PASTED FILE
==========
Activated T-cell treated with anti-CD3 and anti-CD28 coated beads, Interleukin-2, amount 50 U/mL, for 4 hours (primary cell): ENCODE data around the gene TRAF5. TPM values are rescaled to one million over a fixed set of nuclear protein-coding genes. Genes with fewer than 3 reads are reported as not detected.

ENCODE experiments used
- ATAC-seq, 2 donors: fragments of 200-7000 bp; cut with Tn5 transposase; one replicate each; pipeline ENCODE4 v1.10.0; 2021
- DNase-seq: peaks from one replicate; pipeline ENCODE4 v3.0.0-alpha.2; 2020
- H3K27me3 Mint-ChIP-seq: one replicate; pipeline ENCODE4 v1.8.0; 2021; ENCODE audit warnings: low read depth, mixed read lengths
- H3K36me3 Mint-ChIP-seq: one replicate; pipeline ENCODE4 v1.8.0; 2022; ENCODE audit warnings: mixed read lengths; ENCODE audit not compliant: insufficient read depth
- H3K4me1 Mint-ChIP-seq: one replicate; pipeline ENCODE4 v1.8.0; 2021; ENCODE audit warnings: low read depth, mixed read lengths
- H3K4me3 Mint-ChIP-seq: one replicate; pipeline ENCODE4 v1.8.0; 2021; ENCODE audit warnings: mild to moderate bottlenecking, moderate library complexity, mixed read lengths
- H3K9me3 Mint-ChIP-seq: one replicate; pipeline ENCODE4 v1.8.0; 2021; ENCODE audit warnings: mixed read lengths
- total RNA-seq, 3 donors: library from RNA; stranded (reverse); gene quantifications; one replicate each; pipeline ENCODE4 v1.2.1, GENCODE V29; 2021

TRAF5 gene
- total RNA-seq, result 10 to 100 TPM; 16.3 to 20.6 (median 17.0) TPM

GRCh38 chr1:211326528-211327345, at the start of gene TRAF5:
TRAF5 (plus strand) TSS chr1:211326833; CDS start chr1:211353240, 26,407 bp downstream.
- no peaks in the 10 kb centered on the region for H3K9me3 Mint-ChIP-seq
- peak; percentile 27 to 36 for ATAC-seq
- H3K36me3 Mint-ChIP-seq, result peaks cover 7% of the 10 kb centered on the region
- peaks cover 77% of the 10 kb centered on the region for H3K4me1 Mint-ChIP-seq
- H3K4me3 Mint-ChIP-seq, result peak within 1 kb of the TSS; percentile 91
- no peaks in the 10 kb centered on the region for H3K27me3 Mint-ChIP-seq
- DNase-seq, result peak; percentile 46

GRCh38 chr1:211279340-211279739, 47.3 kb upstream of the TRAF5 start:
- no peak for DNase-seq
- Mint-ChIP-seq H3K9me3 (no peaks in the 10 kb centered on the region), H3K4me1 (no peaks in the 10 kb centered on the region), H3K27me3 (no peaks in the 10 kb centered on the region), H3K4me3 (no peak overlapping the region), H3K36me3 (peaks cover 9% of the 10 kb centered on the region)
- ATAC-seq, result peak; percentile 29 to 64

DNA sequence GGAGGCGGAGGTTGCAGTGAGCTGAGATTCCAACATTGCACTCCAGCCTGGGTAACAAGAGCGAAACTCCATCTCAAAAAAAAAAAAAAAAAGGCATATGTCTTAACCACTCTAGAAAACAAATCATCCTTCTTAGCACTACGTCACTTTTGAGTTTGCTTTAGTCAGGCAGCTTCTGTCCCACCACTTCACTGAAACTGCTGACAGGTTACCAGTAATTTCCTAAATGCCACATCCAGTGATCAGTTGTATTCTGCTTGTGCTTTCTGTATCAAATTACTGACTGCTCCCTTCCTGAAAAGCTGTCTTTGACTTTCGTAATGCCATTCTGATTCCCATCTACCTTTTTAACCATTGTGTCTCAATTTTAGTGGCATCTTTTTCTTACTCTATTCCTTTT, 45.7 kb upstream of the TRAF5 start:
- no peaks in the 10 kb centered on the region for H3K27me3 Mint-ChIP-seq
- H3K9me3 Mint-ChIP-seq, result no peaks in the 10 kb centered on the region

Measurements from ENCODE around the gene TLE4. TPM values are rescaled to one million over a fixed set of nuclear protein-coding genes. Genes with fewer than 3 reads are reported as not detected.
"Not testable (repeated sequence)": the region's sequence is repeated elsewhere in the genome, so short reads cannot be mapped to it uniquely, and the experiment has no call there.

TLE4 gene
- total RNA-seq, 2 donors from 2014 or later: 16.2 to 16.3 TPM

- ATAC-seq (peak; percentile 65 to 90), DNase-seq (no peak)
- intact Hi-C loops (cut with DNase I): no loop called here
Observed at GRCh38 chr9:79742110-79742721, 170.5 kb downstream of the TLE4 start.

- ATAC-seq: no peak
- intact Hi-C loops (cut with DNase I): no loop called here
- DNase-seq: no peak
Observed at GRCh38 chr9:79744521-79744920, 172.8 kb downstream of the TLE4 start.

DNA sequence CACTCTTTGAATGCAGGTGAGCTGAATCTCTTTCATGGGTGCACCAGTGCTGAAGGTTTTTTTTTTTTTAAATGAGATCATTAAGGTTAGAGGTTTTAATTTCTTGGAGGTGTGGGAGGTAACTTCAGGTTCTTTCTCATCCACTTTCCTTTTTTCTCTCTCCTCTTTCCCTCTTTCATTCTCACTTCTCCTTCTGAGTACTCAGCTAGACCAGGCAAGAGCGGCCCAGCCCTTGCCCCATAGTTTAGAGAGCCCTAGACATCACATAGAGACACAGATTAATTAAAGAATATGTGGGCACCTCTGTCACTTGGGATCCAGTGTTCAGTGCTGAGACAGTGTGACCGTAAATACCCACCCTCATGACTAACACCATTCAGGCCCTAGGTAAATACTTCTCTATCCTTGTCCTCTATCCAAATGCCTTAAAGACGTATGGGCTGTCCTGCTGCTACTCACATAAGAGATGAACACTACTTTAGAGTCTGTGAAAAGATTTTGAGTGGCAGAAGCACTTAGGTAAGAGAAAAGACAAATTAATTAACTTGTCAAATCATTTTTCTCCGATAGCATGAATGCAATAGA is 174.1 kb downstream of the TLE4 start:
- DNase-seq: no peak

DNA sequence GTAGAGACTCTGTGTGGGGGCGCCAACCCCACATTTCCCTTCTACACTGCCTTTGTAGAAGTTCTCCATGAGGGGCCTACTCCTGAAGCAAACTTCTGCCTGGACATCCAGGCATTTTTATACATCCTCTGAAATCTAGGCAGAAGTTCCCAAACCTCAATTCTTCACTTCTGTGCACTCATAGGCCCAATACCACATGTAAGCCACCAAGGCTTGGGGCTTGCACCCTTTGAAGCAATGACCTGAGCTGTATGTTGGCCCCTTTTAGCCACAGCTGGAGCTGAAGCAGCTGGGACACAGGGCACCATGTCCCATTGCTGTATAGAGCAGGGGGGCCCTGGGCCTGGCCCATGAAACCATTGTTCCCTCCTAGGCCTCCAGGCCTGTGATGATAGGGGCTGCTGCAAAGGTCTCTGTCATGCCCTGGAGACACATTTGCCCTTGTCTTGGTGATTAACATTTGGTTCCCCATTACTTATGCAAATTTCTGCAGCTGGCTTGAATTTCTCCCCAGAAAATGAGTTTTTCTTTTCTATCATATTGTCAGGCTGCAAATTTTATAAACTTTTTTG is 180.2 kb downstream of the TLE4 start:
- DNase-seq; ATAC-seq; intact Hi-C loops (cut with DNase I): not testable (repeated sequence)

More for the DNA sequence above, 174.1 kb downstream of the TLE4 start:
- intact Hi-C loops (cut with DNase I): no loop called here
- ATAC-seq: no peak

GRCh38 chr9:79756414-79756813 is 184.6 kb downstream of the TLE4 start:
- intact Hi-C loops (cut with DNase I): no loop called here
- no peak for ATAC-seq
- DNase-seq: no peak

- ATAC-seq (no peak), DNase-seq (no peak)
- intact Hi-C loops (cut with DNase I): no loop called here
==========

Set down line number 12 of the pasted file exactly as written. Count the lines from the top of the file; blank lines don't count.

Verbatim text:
- total RNA-seq, result 10 to 100 TPM; 16.3 to 20.6 (median 17.0) TPM